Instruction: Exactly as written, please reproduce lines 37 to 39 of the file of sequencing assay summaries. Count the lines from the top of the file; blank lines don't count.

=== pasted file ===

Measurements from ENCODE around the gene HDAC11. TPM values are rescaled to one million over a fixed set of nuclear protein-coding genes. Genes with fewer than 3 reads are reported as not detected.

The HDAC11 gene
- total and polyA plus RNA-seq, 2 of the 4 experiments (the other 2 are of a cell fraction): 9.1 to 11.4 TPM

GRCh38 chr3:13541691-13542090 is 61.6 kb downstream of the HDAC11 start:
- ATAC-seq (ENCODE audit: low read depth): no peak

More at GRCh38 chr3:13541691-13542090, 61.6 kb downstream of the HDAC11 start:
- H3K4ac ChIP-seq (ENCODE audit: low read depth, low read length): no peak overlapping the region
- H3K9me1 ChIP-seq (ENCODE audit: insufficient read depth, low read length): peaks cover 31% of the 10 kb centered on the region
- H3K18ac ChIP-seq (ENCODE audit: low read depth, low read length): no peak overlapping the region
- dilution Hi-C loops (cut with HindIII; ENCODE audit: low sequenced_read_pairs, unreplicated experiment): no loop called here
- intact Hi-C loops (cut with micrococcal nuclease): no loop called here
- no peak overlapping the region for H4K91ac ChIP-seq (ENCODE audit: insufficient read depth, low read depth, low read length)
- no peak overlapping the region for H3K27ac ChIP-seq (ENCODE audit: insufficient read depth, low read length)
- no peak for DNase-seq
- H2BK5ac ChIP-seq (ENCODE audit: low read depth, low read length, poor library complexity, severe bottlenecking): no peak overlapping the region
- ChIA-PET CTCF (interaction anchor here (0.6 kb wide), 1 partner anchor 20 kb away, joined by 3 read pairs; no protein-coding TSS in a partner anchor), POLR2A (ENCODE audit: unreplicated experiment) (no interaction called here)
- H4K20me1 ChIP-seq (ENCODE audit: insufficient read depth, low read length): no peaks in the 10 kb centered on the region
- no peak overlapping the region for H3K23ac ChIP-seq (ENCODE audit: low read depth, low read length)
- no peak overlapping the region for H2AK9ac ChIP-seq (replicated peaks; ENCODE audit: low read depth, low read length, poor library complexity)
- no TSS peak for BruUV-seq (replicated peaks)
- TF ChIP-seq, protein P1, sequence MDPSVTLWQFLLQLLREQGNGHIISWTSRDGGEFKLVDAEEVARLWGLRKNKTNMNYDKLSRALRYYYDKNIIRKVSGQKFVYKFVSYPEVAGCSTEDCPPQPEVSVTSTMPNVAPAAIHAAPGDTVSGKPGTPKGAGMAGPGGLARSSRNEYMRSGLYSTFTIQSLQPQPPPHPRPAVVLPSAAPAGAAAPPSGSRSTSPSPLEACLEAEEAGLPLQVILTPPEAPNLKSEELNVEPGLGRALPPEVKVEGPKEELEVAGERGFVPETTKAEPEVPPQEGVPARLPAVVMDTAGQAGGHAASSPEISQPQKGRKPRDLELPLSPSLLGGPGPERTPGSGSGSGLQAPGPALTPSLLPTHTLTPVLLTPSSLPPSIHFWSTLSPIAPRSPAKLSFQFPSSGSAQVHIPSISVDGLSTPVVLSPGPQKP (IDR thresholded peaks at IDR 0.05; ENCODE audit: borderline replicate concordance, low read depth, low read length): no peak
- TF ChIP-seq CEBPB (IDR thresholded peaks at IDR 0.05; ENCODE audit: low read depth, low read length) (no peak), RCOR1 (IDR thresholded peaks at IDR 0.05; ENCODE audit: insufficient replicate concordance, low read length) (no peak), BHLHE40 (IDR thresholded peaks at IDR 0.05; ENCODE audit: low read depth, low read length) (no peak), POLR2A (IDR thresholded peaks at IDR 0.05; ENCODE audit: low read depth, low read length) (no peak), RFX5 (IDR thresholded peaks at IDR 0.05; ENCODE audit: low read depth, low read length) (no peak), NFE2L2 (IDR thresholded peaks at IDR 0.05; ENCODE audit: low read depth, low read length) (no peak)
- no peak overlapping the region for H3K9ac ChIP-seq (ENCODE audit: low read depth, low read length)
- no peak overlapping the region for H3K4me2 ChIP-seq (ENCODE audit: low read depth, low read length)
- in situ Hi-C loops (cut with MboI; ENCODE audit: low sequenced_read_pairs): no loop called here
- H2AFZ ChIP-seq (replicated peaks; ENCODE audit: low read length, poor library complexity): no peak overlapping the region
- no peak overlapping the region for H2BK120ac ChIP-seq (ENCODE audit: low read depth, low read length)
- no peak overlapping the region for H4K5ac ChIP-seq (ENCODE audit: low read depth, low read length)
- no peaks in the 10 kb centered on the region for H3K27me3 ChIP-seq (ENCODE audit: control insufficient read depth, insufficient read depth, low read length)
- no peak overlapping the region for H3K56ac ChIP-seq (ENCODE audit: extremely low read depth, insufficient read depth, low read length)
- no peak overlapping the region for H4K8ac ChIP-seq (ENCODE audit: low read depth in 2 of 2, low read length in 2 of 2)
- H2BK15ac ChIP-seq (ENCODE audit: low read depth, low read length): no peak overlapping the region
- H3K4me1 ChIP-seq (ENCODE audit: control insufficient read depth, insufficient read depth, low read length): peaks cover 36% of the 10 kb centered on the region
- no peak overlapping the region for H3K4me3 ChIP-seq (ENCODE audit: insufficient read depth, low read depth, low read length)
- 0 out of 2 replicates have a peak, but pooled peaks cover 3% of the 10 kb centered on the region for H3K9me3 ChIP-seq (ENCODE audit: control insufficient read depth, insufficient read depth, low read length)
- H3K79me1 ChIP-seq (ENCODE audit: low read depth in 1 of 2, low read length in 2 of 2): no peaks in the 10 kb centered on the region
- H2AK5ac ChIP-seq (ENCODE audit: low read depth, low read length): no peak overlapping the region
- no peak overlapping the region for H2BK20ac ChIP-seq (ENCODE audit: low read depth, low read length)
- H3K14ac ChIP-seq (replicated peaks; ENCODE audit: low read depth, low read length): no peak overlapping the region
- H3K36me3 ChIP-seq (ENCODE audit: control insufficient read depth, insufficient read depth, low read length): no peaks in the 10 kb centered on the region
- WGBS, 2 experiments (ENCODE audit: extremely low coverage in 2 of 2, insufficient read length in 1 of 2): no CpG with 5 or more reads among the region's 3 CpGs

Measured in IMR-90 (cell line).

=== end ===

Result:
- H2AK5ac ChIP-seq (ENCODE audit: low read depth, low read length): no peak overlapping the region
- no peak overlapping the region for H2BK20ac ChIP-seq (ENCODE audit: low read depth, low read length)
- H3K14ac ChIP-seq (replicated peaks; ENCODE audit: low read depth, low read length): no peak overlapping the region